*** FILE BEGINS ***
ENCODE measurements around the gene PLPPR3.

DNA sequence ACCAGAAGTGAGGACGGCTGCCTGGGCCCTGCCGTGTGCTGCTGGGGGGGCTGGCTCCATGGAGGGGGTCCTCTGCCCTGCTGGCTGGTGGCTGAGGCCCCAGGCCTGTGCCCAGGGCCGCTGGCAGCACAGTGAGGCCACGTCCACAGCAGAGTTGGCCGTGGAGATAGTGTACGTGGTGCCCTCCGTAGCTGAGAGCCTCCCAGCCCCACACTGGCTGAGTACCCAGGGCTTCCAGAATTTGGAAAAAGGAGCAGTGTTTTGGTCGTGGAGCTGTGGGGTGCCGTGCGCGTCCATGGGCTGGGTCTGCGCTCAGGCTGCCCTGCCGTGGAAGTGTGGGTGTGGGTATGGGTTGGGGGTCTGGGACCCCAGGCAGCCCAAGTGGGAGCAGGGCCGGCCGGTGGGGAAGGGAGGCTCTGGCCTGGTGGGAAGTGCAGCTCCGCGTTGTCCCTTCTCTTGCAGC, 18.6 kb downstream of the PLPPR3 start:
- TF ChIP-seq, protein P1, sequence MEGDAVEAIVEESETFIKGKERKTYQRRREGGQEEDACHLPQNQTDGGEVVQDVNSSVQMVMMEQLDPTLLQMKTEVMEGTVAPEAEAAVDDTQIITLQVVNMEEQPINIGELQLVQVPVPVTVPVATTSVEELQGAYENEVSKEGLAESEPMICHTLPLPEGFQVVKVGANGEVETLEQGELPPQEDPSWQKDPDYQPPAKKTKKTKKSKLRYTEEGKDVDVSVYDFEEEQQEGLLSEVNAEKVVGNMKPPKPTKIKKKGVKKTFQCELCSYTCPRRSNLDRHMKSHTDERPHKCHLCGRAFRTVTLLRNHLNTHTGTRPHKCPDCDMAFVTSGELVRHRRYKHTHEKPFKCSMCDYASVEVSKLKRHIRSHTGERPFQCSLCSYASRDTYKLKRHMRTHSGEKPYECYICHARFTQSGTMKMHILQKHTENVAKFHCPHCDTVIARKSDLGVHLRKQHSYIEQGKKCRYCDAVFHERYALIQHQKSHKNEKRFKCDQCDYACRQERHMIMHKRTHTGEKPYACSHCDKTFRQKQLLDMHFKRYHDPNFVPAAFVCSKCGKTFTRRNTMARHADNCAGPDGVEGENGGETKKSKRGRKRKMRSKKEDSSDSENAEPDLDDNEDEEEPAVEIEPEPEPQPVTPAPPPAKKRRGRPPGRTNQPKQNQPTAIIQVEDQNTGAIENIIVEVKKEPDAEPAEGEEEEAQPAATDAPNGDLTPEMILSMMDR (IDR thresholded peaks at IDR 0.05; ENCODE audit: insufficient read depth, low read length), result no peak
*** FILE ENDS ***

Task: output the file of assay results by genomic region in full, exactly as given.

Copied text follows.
ENCODE measurements around the gene PLPPR3.

DNA sequence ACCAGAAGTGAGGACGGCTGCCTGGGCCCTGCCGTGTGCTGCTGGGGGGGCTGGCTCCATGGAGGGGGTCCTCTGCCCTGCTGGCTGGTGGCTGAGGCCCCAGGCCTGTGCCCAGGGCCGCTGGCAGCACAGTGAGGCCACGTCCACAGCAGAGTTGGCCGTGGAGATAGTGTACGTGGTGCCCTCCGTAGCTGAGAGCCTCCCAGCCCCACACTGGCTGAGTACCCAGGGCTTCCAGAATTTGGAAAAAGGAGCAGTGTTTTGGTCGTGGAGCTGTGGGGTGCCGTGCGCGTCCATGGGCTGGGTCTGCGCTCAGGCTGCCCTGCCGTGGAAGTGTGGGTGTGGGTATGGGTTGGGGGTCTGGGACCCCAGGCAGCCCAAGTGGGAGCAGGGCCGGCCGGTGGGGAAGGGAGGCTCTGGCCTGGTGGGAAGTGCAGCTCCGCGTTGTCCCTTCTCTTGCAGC, 18.6 kb downstream of the PLPPR3 start:
- TF ChIP-seq, protein P1, sequence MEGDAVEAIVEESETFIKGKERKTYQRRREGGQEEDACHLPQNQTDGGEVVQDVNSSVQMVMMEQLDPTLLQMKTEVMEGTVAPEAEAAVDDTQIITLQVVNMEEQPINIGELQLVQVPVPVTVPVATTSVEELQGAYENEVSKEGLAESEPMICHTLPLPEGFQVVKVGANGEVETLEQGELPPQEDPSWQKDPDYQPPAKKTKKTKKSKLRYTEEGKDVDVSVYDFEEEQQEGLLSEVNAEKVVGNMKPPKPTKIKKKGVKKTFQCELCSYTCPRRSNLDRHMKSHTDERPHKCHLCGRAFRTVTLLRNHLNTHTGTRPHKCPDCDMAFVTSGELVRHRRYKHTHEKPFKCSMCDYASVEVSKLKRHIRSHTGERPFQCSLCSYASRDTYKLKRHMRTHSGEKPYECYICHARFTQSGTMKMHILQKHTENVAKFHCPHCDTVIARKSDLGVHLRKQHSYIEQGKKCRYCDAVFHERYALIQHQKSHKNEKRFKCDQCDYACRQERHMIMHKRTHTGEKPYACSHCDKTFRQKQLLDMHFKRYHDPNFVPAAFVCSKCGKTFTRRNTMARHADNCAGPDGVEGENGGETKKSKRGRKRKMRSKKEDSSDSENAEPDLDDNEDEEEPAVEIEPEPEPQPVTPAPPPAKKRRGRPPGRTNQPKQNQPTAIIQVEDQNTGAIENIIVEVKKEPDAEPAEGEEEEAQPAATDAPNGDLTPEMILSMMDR (IDR thresholded peaks at IDR 0.05; ENCODE audit: insufficient read depth, low read length), result no peak